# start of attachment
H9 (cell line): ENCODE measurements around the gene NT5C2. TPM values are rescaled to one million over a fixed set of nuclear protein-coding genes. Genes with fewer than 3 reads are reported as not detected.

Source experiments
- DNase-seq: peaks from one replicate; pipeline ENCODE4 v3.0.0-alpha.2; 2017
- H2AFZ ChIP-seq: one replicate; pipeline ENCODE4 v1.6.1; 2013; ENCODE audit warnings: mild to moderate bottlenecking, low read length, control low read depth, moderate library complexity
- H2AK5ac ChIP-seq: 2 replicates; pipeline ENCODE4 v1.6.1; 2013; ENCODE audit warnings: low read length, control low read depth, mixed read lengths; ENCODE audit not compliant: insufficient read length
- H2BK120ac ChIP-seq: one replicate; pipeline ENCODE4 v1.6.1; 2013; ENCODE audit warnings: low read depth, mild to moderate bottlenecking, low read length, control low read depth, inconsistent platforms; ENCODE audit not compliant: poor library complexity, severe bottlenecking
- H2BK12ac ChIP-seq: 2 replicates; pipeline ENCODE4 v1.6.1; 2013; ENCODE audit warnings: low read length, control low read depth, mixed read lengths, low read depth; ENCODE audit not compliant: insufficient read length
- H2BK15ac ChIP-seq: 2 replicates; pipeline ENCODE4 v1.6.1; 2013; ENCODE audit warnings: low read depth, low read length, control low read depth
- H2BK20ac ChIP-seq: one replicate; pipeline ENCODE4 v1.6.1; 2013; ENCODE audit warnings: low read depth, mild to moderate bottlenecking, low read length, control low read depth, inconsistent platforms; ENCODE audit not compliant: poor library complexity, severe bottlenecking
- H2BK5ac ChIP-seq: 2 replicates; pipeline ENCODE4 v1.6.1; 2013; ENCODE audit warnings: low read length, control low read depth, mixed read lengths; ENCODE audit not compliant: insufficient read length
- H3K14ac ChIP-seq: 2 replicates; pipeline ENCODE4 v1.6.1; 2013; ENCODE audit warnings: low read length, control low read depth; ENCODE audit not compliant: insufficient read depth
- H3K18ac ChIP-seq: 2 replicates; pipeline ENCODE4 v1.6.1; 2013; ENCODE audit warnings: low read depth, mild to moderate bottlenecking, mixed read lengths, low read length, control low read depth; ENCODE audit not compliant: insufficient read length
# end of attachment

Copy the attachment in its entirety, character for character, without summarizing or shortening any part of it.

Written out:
H9 (cell line): ENCODE measurements around the gene NT5C2. TPM values are rescaled to one million over a fixed set of nuclear protein-coding genes. Genes with fewer than 3 reads are reported as not detected.

Source experiments
- DNase-seq: peaks from one replicate; pipeline ENCODE4 v3.0.0-alpha.2; 2017
- H2AFZ ChIP-seq: one replicate; pipeline ENCODE4 v1.6.1; 2013; ENCODE audit warnings: mild to moderate bottlenecking, low read length, control low read depth, moderate library complexity
- H2AK5ac ChIP-seq: 2 replicates; pipeline ENCODE4 v1.6.1; 2013; ENCODE audit warnings: low read length, control low read depth, mixed read lengths; ENCODE audit not compliant: insufficient read length
- H2BK120ac ChIP-seq: one replicate; pipeline ENCODE4 v1.6.1; 2013; ENCODE audit warnings: low read depth, mild to moderate bottlenecking, low read length, control low read depth, inconsistent platforms; ENCODE audit not compliant: poor library complexity, severe bottlenecking
- H2BK12ac ChIP-seq: 2 replicates; pipeline ENCODE4 v1.6.1; 2013; ENCODE audit warnings: low read length, control low read depth, mixed read lengths, low read depth; ENCODE audit not compliant: insufficient read length
- H2BK15ac ChIP-seq: 2 replicates; pipeline ENCODE4 v1.6.1; 2013; ENCODE audit warnings: low read depth, low read length, control low read depth
- H2BK20ac ChIP-seq: one replicate; pipeline ENCODE4 v1.6.1; 2013; ENCODE audit warnings: low read depth, mild to moderate bottlenecking, low read length, control low read depth, inconsistent platforms; ENCODE audit not compliant: poor library complexity, severe bottlenecking
- H2BK5ac ChIP-seq: 2 replicates; pipeline ENCODE4 v1.6.1; 2013; ENCODE audit warnings: low read length, control low read depth, mixed read lengths; ENCODE audit not compliant: insufficient read length
- H3K14ac ChIP-seq: 2 replicates; pipeline ENCODE4 v1.6.1; 2013; ENCODE audit warnings: low read length, control low read depth; ENCODE audit not compliant: insufficient read depth
- H3K18ac ChIP-seq: 2 replicates; pipeline ENCODE4 v1.6.1; 2013; ENCODE audit warnings: low read depth, mild to moderate bottlenecking, mixed read lengths, low read length, control low read depth; ENCODE audit not compliant: insufficient read length